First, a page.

“My name is Charlotte. I am 7 years old and I have LEGOs, but I don’t like that there are more LEGO boy people and barely any LEGO girls. Today I went to a store and saw LEGOs in two sections…All the girls did was sit at home, go to the beach, and shop, and they had no jobs, but the boys went on adventures, worked, saved people, and had jobs, even swam with sharks. I want you to make more LEGO girl people and let them go on adventures and have fun OK?!?”

Little Charlotte, it seems, is nowhere near alone in her strong sentiment; Read more

STUDY: Young Americans Are Less Emotionally Engaged With Your Brand

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A new survey from marketing agency Momentum Worldwide is an interesting and familiar read, though it probably won’t be too encouraging for those who struggle to establish a connection with followers on social.

Its main conclusions: people in first-world countries feel less attached to the brands they follow than those in developing areas. This is especially true among younger audiences–and the root cause might just be overexposure to brand promo messages.

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Brands Rush to Sign the Latest Social Media Stars as Ambassadors

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Hundreds of young people with a bit of time on their hands are now moving to turn their mastery of social media into legitimate careers with backing from big brands–and The New York Times is ON IT.

A couple of stories this weekend highlighted the ways in which these social artisans have begun turning their Vines and YouTubes into cold, hard cash–while helping some businesses stay relevant with core demos in the process.

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Disney to Make Princess Leia Toys Thanks to #WeWantLeia Hashtag

leiaBack in May, Disney announced it would be rolling out a new line of Star Wars themed toys, which will be available for purchase in Disney stores. As excited customers browsed through the soon-to-be-collectibles, they quickly noticed the lack of products featuring female characters — Sure, Luke and R2 and Han and Vader were all represented, but where was the no-nonsense heroine Princess Leia?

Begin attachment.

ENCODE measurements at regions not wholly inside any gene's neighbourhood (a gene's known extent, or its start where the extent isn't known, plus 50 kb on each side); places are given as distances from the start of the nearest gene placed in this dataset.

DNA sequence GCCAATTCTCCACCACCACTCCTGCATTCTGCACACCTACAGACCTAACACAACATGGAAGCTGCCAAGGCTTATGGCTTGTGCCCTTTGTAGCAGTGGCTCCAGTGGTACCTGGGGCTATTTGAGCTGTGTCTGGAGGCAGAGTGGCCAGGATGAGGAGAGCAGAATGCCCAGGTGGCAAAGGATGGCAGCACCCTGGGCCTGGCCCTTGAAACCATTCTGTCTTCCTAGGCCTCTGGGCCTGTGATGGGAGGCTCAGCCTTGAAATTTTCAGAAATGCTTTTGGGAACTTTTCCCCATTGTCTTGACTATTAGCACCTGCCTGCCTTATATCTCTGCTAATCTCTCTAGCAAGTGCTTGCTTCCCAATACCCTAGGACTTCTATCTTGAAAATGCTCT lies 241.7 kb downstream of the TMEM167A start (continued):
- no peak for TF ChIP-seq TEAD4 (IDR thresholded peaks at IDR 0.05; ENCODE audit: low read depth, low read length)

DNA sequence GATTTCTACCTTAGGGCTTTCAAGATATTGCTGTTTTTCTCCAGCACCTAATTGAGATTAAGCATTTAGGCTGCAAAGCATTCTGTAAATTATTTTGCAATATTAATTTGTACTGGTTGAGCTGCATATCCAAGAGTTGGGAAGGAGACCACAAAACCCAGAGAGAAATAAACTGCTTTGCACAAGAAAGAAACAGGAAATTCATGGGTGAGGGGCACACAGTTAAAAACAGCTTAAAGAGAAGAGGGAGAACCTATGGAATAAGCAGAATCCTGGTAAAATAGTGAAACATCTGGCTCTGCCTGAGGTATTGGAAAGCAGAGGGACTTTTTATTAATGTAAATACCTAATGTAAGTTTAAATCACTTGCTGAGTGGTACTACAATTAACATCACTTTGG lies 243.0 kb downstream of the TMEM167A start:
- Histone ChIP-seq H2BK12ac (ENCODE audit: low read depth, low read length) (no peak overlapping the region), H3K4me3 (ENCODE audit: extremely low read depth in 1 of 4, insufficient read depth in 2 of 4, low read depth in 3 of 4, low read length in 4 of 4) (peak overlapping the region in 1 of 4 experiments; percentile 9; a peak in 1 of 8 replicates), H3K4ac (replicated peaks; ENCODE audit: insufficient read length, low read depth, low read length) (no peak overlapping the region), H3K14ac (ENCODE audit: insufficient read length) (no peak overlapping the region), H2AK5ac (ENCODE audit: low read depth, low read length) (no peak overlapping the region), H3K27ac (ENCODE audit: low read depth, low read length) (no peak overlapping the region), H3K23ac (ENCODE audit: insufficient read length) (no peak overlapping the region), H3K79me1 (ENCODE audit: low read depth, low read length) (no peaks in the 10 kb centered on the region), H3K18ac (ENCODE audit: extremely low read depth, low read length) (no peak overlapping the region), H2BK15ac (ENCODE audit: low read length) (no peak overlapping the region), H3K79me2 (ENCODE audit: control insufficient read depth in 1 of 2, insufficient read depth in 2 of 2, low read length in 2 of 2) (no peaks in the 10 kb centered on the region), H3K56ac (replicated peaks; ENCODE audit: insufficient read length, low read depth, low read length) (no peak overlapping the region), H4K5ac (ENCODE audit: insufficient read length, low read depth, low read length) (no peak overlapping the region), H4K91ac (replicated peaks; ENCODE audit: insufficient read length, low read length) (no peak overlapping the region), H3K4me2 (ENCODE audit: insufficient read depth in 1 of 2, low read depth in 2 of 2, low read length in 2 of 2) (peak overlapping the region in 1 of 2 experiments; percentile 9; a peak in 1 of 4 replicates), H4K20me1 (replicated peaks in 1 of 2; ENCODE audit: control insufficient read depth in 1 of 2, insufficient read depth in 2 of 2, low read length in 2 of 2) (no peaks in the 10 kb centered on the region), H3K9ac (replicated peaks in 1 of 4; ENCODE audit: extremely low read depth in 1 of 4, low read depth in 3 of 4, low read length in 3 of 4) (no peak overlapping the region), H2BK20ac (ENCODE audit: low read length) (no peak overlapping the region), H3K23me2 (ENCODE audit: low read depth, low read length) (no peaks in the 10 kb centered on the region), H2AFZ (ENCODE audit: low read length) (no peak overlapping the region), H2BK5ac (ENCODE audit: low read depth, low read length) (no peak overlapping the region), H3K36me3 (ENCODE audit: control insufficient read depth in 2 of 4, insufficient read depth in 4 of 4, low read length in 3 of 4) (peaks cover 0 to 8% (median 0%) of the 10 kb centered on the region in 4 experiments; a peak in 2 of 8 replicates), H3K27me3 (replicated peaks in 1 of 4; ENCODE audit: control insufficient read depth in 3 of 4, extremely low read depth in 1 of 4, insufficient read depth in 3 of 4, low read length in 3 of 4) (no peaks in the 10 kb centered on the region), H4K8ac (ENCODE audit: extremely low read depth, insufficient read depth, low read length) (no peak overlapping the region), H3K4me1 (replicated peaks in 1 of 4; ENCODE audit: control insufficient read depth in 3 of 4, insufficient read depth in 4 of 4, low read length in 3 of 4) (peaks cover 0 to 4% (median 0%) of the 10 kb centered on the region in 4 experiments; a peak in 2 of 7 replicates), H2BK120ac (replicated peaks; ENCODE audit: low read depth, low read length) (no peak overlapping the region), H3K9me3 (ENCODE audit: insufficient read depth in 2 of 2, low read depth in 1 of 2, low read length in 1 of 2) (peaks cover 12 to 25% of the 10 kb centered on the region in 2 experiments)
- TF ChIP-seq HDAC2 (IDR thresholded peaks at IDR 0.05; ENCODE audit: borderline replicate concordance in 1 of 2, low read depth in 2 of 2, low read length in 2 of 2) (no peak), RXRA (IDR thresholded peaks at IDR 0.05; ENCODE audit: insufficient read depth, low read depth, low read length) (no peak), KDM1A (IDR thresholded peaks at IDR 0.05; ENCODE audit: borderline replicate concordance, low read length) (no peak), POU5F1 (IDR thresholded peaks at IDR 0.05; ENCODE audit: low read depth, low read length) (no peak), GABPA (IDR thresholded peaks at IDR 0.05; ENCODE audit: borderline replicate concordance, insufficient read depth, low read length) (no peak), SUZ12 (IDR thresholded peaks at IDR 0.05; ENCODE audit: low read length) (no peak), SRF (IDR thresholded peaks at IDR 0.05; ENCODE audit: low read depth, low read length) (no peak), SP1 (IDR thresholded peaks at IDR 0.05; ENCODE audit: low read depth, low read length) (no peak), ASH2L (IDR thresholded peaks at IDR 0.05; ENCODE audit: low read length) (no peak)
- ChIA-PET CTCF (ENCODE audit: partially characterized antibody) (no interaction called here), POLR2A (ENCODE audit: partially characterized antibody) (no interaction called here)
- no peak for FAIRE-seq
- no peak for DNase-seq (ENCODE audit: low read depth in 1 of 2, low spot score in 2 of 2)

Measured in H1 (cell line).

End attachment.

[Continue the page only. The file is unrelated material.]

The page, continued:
A mother shopping for her daughter asked Disney that exact question via Twitter, to which the brand responded:

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Naming Names in the Growing Ranks of Hotel Brands

Epiphany HotelWhile there’s no magic formula for launching new hotel brands, E = mc2 best suits some recent hotel concepts. That’s because the famous physics energy equation reflects new or planned properties and brands, namely Epiphany from Joie de Vivre Hospitality, Moxy from Marriott International and Curio collection from Hilton Worldwide.

Branding was a hot topic at NYU’s International Hospitality Industry Investment Conference this week in New York, where panelists weighed in on the degree-of-difficulty factor, the rationale for launching new offerings and repositioning legacy brands. Names do matter, but they’re only part of the picture. Below are key takeaways.

Creating new brands for the long-haul: “Brand building isn’t for wimps; it’s for the persistent and patient. Most brands grow slowly, and you need to think several years out, since you’re often signing 20-year licensing agreements”, said James Anhut, SVP of design and quality at IHG/InterContinental Hotels Group.

Big hotel companies still have an edge, noted David Kong, president and CEO of Best Western International. “It’s immensely difficult to start from scratch. But it’s easier for larger scale hotel companies to create smart brands that will appeal in the long run.”

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Millennials Are A Big Reason Panera Bread Will Dump The Additives In Its Food By 2016

panera tweetPanera Bread isn’t stopping with the bread. The company has announced that it will rid its food of all artificial additives by the end of 2016. “That means no artificial colors, flavors, sweeteners and preservatives in any of the hundreds of food items it sells,” reports USA Today.

Consumers have become much more cautious about what they eat. With issues like allergies, obesity, and just overall good health at the forefront, restaurants — whether fast food, cafe chains, or anything of the like — that can build a brand on being good for you (or at least not bad for you) have a new and very powerful selling point.

“I want to serve food that I want to eat,” Ron Shaich, founder and CEO of Panera, told the newspaper. Beverages could be next, with high-fructose corn syrup on the chopping block.

Among the ingredients that will be nixed are maltodextrin, ascorbic acid and potassium lactate. If it’s too much like a chemistry class, people will be wary. Panera believes this is especially true for millennials.